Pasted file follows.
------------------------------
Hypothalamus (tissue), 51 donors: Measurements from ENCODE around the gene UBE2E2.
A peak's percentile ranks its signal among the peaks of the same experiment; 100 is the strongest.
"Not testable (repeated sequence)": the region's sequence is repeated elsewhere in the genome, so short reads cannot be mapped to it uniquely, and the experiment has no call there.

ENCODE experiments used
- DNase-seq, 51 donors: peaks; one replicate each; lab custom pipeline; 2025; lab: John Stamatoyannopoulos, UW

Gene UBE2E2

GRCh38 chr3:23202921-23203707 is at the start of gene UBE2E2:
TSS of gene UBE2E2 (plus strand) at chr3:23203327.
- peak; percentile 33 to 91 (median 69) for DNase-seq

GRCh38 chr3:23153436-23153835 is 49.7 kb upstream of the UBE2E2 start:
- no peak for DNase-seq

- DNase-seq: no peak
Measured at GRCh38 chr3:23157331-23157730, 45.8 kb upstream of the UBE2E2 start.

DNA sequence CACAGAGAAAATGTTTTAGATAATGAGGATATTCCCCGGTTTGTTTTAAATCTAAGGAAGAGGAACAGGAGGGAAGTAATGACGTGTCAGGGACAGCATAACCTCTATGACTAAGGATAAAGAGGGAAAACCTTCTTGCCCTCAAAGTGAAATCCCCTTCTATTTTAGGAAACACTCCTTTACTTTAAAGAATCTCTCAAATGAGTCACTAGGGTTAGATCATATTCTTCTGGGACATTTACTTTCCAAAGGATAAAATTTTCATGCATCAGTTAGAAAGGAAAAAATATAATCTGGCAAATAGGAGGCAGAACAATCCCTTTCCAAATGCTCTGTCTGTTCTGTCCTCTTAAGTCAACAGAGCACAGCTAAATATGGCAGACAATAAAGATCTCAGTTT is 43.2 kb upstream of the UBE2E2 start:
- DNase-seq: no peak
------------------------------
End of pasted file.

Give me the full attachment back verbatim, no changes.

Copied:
Hypothalamus (tissue), 51 donors: Measurements from ENCODE around the gene UBE2E2.
A peak's percentile ranks its signal among the peaks of the same experiment; 100 is the strongest.
"Not testable (repeated sequence)": the region's sequence is repeated elsewhere in the genome, so short reads cannot be mapped to it uniquely, and the experiment has no call there.

ENCODE experiments used
- DNase-seq, 51 donors: peaks; one replicate each; lab custom pipeline; 2025; lab: John Stamatoyannopoulos, UW

Gene UBE2E2

GRCh38 chr3:23202921-23203707 is at the start of gene UBE2E2:
TSS of gene UBE2E2 (plus strand) at chr3:23203327.
- peak; percentile 33 to 91 (median 69) for DNase-seq

GRCh38 chr3:23153436-23153835 is 49.7 kb upstream of the UBE2E2 start:
- no peak for DNase-seq

- DNase-seq: no peak
Measured at GRCh38 chr3:23157331-23157730, 45.8 kb upstream of the UBE2E2 start.

DNA sequence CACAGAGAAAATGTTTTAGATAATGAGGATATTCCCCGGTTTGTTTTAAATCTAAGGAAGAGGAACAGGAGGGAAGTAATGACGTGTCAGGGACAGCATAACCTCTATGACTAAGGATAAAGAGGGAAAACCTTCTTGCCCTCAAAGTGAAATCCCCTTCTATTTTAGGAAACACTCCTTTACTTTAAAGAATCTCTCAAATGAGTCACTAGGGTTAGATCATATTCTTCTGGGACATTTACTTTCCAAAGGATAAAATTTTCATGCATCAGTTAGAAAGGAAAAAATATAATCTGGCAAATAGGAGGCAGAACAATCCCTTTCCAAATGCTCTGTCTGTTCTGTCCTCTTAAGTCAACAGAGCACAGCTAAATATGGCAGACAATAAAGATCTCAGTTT is 43.2 kb upstream of the UBE2E2 start:
- DNase-seq: no peak